With an anticipation of better choice, the speaker contemplates of any possible future consequences in regards to the impending decision on the right path. As such, he considers the fact that his final destination depends on the decision of the road he is to choose. In the end, the speaker chooses one road that was “less traveled by” (Frost 19). He believed that this path would provide him with greater experience compared to the other that was not taken. His anticipations on the path chosen can be observed from his descriptions; he associates the path with “better claims” and “grassy.”
The speaker, however, shows a negative anticipation of the path chosen towards the end of the poem. This is evident from the title “The Road Not Taken.” Rather than focusing on the path he had chosen, he describes the path he did not take imagining whether it would have better opportunities than the one taken. Being unable to “travel both / And be one traveler” (Frost 2-3), the speaker must only rely on one path, but all of them indicate prosperity and, thus, create dilemma in anticipation. The speaker makes self-evaluation and attempts to determine if the other path could have been better, thus, revealing anticipation on the abandoned road.
Essay 1 B
The concept of justice has been elaborated in the short story, Trifles. Flaw of justice can be observed in the story when two women, Mrs. Peters and Mrs. Hale step in to protect Ms. Wrights against the case bestowing her for killing the husband. As the story begins, the County Attorney and the Sheriff enter Ms. Wright’s house to find the evidence in the murder case. Through the conversation, some evidence can be seen; Mr. Hale explains the reaction of Ms. Wrights when she came to see the husband. He states, “she just sat there with her hands held together and looking down” (Glaspell 23). Mr. Hale felt that the “calm” reaction of Ms. Wright proved that she might have had something to do with the death of the husband. However, the two women, Mrs. Peters and Mrs. Hales, hide the evidence to protect her; this prevents justice.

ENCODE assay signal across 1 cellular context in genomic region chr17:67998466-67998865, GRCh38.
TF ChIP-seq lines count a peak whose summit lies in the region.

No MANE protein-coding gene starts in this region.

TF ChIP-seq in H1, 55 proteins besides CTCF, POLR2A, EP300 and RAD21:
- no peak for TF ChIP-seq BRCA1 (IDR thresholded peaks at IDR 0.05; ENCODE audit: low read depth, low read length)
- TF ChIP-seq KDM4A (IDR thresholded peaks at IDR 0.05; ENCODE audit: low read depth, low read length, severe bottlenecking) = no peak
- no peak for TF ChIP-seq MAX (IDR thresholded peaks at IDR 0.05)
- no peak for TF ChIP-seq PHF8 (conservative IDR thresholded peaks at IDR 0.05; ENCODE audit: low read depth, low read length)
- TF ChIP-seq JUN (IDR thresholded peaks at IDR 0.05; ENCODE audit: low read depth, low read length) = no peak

Mrs. Hale and Mrs. Peters had gotten a proof that could have incriminated their friend, but decide to hide it. They find the dead bird which Ms. Wrights loved so much, and believed that this could have instigated her to kill her husband. When they find the dead bird which Ms. Wrights loved so much, Mrs. Peters hides the bird. This is indicated in the play, “[Suddenly Mrs. Peters throws back quilt pieces and tries to put the box in the bag she is wearing. It is too big. She opens box, starts to take bird out, cannot touch it, goes to pieces, stands there helpless. Sound of a knob turning in the other room snatches the box and puts it in the pocket of her big coat]” (Glaspell 30). By hiding evidence and tampering with the proof of the possible Ms. Wright’s murder charges, the two women cause a flawed justice in the society.
Flawed justice could also be witnessed in the manner in which gender biasness is rampant in the play. Men have all the power in the society while women are belittled with limited rights. Apart from the fact that their role is defined domestically, they are not perceived to be important in promoting justice. The undermining of women in the play can be witnessed when the Sherriff and the attorney goes to look for evidence at Ms. Wright’s house. When Mrs. Peters tells them of Wright’s concern over her preservatives, the men become discriminatory:
MRS. PETERS: (to the other woman). Oh, her fruit; it did freeze. (To the Lawyer). She worried about that when it turned so cold. She said the fire’d go out and her jars would break.SHERIFF: Well, can you beat the woman! Held for murder and worryin’ about her preserves.COUNTY ATTORNEY: I guess before we’re through she may have something more serious than preserves to worry about.HALE. Well, women are used to worrying over trifles (Glaspell 23).
By suggesting the women are always worried about “trifles” rather than important views, it is evident that they are discriminated upon. This is itself a lack of justice since women’s rights are undermined, thus, a flawed justice system.
Glaspell, Susan. Trifles. Baker’s Plays, 2010.